I basically don't buy PERS' current excuse for not offering the new system to members repaying under the ARM.  PERS has asked the legislature for 3 limited duration positions to handle the initial calculations for the affected 28,000 members.  I wonder how much PERS will save by not doing this compared to the cost of defending themselves in litigation complaining about the inequitable treatment of retirees in the same class.  Somehow, I think this falls into the category of "penny wise, pound foolish."

Wednesday, April 11, 2012

Right Down The Line

There are lots of questions about how PERS will implement the recovery of monies owed by "window retirees".  PERS has tried to answer these as best they can in their FAQ posted at the PERS website.  One recurrent theme in the discussions surrounding the repayment is the fact that members want flexibility to repay PERS at higher than the minimum 2% of gross benefit that PERS came up with.  But, in wanting flexibility, window retirees seem to want to have it both ways - flexibility to increase the amount of the payment in good times, and the flexibility to reduce the payment back to the minimum in harder times.  While I know that PERS will consider these arrangements on an individual basis, I think it prudent for those affected by the repayment to consider agreeing on an amount - 2% up to 10% of gross benefit - as permitted by ORS 238.715, and sticking to the payment amount they decide on.  It is not PERS' obligation to permit "window retirees" to constantly change their payment over the life of the debt.  PERS has enough trouble now keeping records straight; it hardly behooves them to introduce a fail-safe mechanism doomed to failure from the outset.  My advice would be to pick an amount, any amount, and stick with it until the debt is fully repaid.  If 2% doesn't pay back fast enough, increase the percent, but don't expect to fall back on the minimum if life deals you a bad hand.  Once you agree to an amount, stick with it unless you want to write a check and pay the balance off at some future date.  Don't put PERS in the position of having to decide whether you are destitute because you made a poor decision at the beginning.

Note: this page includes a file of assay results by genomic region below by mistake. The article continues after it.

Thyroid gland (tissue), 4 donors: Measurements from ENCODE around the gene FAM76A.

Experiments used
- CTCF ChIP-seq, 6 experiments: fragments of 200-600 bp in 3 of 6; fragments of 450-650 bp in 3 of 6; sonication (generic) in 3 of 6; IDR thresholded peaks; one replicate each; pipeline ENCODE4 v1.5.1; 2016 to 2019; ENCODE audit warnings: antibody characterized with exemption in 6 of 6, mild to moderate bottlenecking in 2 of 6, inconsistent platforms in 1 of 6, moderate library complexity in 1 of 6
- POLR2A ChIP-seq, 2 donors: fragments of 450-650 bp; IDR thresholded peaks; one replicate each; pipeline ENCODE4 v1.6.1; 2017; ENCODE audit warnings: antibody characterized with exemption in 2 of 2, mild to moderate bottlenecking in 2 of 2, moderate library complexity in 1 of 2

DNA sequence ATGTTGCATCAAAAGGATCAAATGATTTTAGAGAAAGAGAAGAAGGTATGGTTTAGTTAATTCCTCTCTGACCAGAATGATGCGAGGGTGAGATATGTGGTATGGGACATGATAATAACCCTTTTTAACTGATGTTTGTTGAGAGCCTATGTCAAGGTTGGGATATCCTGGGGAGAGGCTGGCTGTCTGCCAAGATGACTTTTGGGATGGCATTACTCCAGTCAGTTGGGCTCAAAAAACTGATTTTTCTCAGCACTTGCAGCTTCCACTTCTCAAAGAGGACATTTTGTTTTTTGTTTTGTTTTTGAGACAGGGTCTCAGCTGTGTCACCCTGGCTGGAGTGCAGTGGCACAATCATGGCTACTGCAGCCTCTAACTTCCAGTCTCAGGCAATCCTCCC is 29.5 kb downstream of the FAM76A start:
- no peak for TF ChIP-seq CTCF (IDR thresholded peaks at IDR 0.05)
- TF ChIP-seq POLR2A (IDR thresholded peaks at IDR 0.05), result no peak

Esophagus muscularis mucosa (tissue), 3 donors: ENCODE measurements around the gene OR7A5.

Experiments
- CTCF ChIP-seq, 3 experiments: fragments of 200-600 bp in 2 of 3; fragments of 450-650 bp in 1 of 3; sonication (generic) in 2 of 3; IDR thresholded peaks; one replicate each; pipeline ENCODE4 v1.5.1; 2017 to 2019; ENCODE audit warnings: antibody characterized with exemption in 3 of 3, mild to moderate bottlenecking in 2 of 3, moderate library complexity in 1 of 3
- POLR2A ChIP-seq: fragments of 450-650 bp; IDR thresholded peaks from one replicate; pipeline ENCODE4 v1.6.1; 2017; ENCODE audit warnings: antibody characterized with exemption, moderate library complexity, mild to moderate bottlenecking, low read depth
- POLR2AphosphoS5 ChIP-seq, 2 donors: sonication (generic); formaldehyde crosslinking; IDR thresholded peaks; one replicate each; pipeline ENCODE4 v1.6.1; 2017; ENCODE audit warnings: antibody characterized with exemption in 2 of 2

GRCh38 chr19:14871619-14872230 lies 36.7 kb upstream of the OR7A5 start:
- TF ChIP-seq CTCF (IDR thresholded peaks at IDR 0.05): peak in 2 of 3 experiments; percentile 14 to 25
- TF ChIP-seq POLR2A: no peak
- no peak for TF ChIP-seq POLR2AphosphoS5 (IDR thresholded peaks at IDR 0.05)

Sunday, April 01, 2012

Easy Money

In a surprise development last Friday, PERS officials received the latest "purchasing power" study from Mercer actuaries.  It shows that with the rise in gas prices over the past few months that the purchasing power of retirees from 2000 on have lost more ground than their counterparts who retired in earlier years.  With COLA increases so limited despite increases in the actual cost of living, PERS announced that it would be suspending efforts to collect from "window retirees" for at least a year, and would petition the state E-Board to declare all PERS recipients eligible for a one time $50 ad hoc benefit increase.  When asked about this, PERS officials stated "…we know the last decade has been brutal on the retirees from the same period.  The combination of uncertainty about the outcome of litigation, the short period when retirees had their COLA frozen, and the repayment of all the litigation costs, we felt that those retirees who had actually managed to survive the decade should be rewarded for their persistence in the face of nearly insurmountable challenges."  Dennis Richardson (R-Gold Hill), a member of the state's e-board, announced that he thought this was a great way to preserve morale amongst PERS retirees, and he thanked all of them for their perseverance in helping to get this decade behind us.  He agreed that the $50 benefit increase was a small price to keep retirees spending their hard-earned dollars to fund the Oregon economy.  OPRI and the PERS Coalition were, for once, speechless.